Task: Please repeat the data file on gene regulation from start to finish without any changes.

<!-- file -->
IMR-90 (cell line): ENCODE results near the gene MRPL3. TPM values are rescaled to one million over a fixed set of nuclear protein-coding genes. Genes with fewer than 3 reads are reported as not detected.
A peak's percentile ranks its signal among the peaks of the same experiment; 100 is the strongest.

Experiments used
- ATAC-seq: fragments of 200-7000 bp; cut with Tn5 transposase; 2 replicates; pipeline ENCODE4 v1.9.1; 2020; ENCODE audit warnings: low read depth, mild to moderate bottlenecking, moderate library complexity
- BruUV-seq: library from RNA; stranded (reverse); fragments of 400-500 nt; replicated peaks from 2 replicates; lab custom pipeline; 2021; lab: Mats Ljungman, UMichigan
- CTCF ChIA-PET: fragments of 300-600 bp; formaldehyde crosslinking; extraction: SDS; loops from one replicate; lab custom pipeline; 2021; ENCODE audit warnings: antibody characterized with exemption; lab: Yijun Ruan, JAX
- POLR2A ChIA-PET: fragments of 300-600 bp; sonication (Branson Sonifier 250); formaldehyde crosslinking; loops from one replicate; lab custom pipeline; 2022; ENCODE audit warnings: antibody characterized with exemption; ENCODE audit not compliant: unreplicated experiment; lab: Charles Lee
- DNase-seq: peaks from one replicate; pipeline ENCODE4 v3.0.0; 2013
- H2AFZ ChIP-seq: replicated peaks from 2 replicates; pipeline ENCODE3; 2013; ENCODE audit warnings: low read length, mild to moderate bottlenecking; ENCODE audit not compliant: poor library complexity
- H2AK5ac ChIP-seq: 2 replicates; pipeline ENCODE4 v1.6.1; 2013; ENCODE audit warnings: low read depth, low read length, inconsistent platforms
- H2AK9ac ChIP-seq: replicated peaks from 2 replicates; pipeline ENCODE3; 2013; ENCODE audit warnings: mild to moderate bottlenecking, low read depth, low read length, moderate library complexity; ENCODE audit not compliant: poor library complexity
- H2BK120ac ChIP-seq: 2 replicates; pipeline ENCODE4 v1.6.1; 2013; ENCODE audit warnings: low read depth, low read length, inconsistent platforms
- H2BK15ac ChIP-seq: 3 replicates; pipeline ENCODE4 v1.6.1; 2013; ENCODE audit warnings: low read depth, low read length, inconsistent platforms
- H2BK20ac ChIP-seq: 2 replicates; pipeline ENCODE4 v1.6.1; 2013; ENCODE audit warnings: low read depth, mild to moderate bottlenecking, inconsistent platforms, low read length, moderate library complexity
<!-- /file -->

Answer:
IMR-90 (cell line): ENCODE results near the gene MRPL3. TPM values are rescaled to one million over a fixed set of nuclear protein-coding genes. Genes with fewer than 3 reads are reported as not detected.
A peak's percentile ranks its signal among the peaks of the same experiment; 100 is the strongest.

Experiments used
- ATAC-seq: fragments of 200-7000 bp; cut with Tn5 transposase; 2 replicates; pipeline ENCODE4 v1.9.1; 2020; ENCODE audit warnings: low read depth, mild to moderate bottlenecking, moderate library complexity
- BruUV-seq: library from RNA; stranded (reverse); fragments of 400-500 nt; replicated peaks from 2 replicates; lab custom pipeline; 2021; lab: Mats Ljungman, UMichigan
- CTCF ChIA-PET: fragments of 300-600 bp; formaldehyde crosslinking; extraction: SDS; loops from one replicate; lab custom pipeline; 2021; ENCODE audit warnings: antibody characterized with exemption; lab: Yijun Ruan, JAX
- POLR2A ChIA-PET: fragments of 300-600 bp; sonication (Branson Sonifier 250); formaldehyde crosslinking; loops from one replicate; lab custom pipeline; 2022; ENCODE audit warnings: antibody characterized with exemption; ENCODE audit not compliant: unreplicated experiment; lab: Charles Lee
- DNase-seq: peaks from one replicate; pipeline ENCODE4 v3.0.0; 2013
- H2AFZ ChIP-seq: replicated peaks from 2 replicates; pipeline ENCODE3; 2013; ENCODE audit warnings: low read length, mild to moderate bottlenecking; ENCODE audit not compliant: poor library complexity
- H2AK5ac ChIP-seq: 2 replicates; pipeline ENCODE4 v1.6.1; 2013; ENCODE audit warnings: low read depth, low read length, inconsistent platforms
- H2AK9ac ChIP-seq: replicated peaks from 2 replicates; pipeline ENCODE3; 2013; ENCODE audit warnings: mild to moderate bottlenecking, low read depth, low read length, moderate library complexity; ENCODE audit not compliant: poor library complexity
- H2BK120ac ChIP-seq: 2 replicates; pipeline ENCODE4 v1.6.1; 2013; ENCODE audit warnings: low read depth, low read length, inconsistent platforms
- H2BK15ac ChIP-seq: 3 replicates; pipeline ENCODE4 v1.6.1; 2013; ENCODE audit warnings: low read depth, low read length, inconsistent platforms
- H2BK20ac ChIP-seq: 2 replicates; pipeline ENCODE4 v1.6.1; 2013; ENCODE audit warnings: low read depth, mild to moderate bottlenecking, inconsistent platforms, low read length, moderate library complexity